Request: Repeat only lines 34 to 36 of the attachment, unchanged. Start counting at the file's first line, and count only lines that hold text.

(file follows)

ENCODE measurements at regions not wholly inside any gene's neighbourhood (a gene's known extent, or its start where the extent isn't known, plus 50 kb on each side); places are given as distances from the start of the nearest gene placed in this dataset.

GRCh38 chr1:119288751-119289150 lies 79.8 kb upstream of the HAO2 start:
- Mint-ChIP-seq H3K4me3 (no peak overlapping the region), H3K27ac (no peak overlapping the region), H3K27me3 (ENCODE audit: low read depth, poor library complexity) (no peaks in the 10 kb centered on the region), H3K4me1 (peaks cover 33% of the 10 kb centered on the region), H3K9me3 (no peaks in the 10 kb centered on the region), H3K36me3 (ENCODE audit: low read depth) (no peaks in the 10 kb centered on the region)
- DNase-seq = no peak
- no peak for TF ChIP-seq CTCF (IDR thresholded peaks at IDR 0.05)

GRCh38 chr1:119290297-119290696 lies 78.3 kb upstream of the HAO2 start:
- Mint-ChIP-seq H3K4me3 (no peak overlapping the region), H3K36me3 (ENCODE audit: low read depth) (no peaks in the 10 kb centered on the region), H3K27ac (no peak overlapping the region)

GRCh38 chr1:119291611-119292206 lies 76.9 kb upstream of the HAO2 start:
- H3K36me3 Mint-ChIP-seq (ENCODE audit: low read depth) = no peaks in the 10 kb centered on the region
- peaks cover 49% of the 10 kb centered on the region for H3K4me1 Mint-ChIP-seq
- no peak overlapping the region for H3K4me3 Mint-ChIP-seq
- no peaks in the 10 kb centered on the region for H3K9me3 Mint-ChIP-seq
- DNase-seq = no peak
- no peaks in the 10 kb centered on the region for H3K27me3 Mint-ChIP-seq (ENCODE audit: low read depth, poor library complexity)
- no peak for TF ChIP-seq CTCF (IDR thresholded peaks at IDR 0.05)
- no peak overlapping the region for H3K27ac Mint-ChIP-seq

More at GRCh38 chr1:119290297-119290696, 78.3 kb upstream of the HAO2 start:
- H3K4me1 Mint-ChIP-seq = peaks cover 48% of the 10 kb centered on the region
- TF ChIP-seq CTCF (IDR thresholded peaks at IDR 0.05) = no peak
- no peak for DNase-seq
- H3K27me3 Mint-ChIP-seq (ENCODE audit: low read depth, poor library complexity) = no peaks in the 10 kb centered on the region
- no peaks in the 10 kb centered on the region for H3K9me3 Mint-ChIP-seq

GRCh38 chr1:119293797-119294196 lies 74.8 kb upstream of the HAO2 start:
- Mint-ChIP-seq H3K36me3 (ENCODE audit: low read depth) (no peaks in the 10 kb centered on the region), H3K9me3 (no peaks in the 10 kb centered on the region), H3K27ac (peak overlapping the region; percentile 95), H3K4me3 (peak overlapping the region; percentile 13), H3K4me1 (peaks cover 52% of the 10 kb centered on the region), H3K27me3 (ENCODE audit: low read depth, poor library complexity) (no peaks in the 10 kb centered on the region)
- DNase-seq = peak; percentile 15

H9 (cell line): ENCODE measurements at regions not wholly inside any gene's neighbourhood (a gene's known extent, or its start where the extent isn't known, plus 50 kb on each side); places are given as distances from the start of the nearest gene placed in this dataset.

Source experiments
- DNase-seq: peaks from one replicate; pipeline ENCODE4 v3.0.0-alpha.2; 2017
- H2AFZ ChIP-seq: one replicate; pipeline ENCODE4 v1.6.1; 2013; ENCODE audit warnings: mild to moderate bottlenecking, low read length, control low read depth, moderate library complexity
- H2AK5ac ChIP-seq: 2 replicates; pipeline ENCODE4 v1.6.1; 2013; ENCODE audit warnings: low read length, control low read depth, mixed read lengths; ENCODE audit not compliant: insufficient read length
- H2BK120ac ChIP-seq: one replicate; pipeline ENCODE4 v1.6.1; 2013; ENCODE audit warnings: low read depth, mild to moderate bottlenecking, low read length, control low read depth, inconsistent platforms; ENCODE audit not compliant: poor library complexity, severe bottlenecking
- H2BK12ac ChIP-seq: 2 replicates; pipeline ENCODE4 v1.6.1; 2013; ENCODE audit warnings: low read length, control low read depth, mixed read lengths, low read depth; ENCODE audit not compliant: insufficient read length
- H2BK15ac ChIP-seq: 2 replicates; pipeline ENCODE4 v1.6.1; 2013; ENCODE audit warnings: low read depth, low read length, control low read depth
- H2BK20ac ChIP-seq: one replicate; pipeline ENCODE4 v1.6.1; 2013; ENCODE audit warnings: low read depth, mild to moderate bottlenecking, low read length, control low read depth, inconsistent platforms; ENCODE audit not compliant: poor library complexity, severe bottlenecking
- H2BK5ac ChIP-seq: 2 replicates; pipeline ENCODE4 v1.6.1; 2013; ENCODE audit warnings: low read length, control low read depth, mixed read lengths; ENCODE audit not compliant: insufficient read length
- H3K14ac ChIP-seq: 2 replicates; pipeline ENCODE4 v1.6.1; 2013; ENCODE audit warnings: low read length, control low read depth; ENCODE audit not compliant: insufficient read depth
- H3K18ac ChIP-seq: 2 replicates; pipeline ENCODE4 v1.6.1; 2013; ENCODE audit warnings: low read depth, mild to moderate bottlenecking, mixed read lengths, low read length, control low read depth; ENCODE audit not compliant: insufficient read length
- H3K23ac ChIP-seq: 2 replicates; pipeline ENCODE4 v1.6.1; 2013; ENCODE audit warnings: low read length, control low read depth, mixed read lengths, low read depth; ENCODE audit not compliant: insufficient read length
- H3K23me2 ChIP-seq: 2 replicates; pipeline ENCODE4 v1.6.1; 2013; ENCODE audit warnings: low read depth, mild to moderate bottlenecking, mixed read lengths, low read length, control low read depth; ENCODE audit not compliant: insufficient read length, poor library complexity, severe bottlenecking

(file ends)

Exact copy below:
- H2BK20ac ChIP-seq: one replicate; pipeline ENCODE4 v1.6.1; 2013; ENCODE audit warnings: low read depth, mild to moderate bottlenecking, low read length, control low read depth, inconsistent platforms; ENCODE audit not compliant: poor library complexity, severe bottlenecking
- H2BK5ac ChIP-seq: 2 replicates; pipeline ENCODE4 v1.6.1; 2013; ENCODE audit warnings: low read length, control low read depth, mixed read lengths; ENCODE audit not compliant: insufficient read length
- H3K14ac ChIP-seq: 2 replicates; pipeline ENCODE4 v1.6.1; 2013; ENCODE audit warnings: low read length, control low read depth; ENCODE audit not compliant: insufficient read depth